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Panther Luai bolts into Samoa side

Penrith Panthers rookie Jarome Luai is the shock selection in Samoa's Rugby League World Cup line-up named on Friday and admits he thought the phone call from coach Matt Parish was a prank.

Born in Sydney, the 20-year-old played for the Junior Kiwis in May on the back of his mothers heritage, but is eligible for Toa Samoa through his father.

While he is yet to crack into Anthony Griffin's first grade side at the Panthers, Luai will enter the Samoa squad boasting former Australian Kangaroos forward Josh Papalii and ex-Kiwis back-rower Frank Pritchard as captain. 

"It's all pretty new to me," Luai told

"Dad already knew before the coach called me and he didn't want to ruin the surprise. I thought it was a prank.

"I haven't had much to do with Samoa. I don't know any of the boys and I think you'll find Tyrone May was in the squad originally but due to his injury there was a spot for me.

"So it's pretty daunting but exciting at the same time. I am keen to get into camp next week and meet them all.

"To get the call was an amazing feeling. I'm lucky for the opportunity."

Luai said Parish has selected him to play in the halves, but the utility is capable of slotting into hooker or the fullback role if required.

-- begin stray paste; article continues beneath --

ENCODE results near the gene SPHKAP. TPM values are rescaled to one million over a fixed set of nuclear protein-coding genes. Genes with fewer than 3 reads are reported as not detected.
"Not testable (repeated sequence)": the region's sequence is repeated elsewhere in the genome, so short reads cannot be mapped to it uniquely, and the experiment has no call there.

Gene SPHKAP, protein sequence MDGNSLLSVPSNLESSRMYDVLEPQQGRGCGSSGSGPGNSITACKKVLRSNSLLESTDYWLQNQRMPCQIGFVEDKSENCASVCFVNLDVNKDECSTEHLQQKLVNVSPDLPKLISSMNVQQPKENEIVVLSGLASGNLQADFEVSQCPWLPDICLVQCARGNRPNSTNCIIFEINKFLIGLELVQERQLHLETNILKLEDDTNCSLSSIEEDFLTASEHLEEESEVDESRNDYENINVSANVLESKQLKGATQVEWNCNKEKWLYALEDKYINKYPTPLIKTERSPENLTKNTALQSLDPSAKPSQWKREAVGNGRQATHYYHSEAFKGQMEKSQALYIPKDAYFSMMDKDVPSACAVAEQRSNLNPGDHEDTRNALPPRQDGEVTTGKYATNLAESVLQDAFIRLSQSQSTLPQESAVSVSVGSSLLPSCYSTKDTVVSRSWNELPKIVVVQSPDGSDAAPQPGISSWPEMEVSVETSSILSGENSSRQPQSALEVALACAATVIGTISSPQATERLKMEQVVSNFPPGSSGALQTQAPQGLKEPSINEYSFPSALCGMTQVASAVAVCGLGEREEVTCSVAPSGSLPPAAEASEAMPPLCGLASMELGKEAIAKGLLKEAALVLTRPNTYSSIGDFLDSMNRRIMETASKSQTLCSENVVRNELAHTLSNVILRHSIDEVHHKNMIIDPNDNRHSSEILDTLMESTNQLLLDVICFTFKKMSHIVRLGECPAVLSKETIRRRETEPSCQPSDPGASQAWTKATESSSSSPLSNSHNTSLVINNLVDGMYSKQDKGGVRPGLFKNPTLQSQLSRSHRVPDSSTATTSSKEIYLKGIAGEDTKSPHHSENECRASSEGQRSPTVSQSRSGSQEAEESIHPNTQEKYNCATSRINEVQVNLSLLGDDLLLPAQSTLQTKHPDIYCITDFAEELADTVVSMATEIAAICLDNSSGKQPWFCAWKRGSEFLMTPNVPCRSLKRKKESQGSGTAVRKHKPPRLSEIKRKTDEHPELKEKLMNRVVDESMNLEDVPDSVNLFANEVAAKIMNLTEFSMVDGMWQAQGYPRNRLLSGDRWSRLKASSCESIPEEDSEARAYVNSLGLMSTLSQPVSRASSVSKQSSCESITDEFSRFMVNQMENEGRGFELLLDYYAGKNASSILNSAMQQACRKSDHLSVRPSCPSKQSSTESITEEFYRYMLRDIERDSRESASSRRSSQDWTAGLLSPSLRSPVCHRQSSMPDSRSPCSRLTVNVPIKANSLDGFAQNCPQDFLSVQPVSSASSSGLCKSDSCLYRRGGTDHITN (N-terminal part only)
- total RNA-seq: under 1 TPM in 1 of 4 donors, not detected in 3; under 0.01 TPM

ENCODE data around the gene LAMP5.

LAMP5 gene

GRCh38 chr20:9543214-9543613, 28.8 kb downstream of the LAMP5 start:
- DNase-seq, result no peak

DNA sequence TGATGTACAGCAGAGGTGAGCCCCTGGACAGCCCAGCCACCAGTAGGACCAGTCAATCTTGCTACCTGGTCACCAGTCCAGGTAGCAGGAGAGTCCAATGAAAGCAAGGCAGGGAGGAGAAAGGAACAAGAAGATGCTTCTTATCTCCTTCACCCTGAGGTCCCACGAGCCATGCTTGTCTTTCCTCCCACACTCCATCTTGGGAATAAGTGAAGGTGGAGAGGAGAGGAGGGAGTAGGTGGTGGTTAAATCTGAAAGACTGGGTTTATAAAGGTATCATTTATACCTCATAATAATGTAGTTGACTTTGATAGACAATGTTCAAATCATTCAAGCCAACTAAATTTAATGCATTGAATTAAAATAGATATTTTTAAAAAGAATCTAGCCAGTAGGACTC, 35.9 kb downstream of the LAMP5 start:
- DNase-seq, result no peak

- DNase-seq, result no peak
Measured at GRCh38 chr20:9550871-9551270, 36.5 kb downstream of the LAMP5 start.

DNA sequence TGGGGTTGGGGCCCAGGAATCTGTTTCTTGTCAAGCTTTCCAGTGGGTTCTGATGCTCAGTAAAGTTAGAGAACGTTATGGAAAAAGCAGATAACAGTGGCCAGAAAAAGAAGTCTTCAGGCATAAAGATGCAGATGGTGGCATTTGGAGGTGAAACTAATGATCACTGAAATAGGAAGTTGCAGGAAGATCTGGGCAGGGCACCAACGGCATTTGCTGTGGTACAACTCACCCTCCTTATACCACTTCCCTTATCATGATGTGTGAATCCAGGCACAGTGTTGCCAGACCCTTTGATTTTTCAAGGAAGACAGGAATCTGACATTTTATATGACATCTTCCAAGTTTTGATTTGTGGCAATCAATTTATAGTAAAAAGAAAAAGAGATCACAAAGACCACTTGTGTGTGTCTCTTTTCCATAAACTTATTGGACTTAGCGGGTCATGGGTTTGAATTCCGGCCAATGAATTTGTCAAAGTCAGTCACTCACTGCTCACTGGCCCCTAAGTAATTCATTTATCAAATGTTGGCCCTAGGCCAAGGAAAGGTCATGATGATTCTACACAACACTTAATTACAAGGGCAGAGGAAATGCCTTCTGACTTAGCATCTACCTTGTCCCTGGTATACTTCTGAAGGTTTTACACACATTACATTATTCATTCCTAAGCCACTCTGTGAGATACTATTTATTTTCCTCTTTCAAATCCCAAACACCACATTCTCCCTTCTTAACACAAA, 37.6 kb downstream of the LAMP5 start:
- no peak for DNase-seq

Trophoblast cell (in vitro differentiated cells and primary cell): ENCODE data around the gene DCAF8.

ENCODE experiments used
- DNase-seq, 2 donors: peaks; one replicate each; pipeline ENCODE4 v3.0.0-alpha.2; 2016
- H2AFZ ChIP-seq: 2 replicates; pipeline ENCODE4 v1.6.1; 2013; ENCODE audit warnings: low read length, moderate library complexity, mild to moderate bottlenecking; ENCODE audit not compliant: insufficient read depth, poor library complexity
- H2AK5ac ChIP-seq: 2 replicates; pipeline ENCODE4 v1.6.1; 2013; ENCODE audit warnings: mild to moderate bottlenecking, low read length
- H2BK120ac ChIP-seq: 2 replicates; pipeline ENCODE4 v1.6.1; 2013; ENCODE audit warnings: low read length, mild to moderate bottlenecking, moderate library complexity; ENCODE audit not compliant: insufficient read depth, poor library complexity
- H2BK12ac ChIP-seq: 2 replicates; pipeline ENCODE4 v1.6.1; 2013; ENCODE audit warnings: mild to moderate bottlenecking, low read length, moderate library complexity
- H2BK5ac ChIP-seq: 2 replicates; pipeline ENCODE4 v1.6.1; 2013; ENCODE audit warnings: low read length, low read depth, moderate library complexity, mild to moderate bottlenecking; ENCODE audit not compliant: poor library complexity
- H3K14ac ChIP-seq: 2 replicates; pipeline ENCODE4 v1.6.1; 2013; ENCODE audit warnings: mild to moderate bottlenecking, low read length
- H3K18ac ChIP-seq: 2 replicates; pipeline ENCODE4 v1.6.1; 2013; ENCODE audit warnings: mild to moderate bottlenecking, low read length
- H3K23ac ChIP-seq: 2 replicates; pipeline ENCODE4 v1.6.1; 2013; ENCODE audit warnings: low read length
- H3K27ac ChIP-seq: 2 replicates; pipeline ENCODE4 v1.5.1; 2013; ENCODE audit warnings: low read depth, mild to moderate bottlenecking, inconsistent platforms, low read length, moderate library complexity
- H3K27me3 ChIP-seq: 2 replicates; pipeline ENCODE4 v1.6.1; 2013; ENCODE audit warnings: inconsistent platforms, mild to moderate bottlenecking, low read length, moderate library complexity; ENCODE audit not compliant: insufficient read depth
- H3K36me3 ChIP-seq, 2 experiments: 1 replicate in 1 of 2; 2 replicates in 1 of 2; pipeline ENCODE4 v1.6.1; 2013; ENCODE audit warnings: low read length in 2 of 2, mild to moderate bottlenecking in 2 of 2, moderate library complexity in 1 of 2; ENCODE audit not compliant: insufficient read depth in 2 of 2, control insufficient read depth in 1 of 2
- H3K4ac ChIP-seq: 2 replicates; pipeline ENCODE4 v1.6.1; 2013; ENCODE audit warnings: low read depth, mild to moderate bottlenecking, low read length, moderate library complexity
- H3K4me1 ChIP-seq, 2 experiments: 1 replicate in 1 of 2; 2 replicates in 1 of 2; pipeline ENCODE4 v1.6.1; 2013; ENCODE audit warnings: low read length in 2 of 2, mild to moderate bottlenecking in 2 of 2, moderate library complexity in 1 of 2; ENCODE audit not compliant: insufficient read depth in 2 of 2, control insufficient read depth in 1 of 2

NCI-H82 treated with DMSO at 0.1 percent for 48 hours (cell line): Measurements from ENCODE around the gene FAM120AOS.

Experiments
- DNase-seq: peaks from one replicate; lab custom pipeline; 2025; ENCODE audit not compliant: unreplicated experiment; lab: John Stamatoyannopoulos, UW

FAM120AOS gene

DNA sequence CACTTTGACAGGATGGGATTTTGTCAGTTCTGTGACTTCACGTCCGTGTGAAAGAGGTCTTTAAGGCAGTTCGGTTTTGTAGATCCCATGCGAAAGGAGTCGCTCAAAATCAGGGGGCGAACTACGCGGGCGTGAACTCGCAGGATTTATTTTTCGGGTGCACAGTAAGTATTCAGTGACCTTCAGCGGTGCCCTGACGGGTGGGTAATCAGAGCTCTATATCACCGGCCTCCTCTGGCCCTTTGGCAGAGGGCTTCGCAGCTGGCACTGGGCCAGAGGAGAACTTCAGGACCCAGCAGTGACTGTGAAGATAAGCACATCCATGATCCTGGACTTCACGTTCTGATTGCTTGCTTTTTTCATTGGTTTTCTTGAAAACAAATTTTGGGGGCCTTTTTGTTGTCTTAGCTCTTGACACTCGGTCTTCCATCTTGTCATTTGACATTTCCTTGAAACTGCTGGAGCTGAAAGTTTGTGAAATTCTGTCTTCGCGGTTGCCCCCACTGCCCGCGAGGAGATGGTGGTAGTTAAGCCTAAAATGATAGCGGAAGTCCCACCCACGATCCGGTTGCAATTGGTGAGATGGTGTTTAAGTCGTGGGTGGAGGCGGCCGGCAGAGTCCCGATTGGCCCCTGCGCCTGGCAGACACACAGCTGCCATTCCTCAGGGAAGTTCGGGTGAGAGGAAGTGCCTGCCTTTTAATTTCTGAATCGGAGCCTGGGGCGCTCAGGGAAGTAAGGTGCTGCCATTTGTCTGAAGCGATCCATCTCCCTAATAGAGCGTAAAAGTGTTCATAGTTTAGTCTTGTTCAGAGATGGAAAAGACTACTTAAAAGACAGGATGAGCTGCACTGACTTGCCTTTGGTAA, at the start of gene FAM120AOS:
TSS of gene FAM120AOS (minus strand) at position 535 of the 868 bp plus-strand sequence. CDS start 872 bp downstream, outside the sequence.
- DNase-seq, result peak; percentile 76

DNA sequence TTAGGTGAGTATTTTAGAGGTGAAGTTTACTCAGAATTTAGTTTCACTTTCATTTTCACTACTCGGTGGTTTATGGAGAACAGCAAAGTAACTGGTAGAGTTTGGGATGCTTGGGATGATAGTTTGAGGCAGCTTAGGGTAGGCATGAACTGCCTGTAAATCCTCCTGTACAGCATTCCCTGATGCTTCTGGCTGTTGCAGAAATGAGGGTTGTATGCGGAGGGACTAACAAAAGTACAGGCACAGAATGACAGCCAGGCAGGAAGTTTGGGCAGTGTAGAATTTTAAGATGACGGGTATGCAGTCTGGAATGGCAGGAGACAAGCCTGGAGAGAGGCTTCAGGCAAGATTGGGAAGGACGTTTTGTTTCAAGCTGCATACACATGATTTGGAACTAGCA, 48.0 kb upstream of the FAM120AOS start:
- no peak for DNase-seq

Panthers general manager Phil Gould announced the selection at the club's presentation night on Wednesday and Kiwis assistant and Luai's Intrust Super Premiership coach Garth Brennan was one of the first to congratulate the St Mary's junior.

Toa Samoa will meet the New Zealand Kiwis on October 28th at Mt Smart Stadium.

"First thing Garth said was he will send a lot of traffic my way so I'm preparing already," Luai laughed.

"There are some big names in these line-ups and I'll have to be ready for the brutal contact. 

"Hopefully it pushes my name a bit more on the big stage, but I'm just happy to gain the experience and take it all in."

Luai transitioned from the under-20s competition to the Intrust Super Premiership in 2017, and with the long-term knee injury to May, could use the tournament to springboard into the NRL next season.

"Training with the first grade boys this year… it's all helped," he said.

"I'm young and have had a good year in that I was able to train with the NRL boys and got a lot out of that.

"Playing in the Intrust Super Premiership is a big jump from 20s and I've physically been able to handle that.

"Coming through the grades with a lot of the boys in development systems has helped me in that regard too."


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National Rugby League respects and honours the Traditional Custodians of the land and pay our respects to their Elders past, present and future. We acknowledge the stories, traditions and living cultures of Aboriginal and Torres Strait Islander peoples on the lands we meet, gather and play on.

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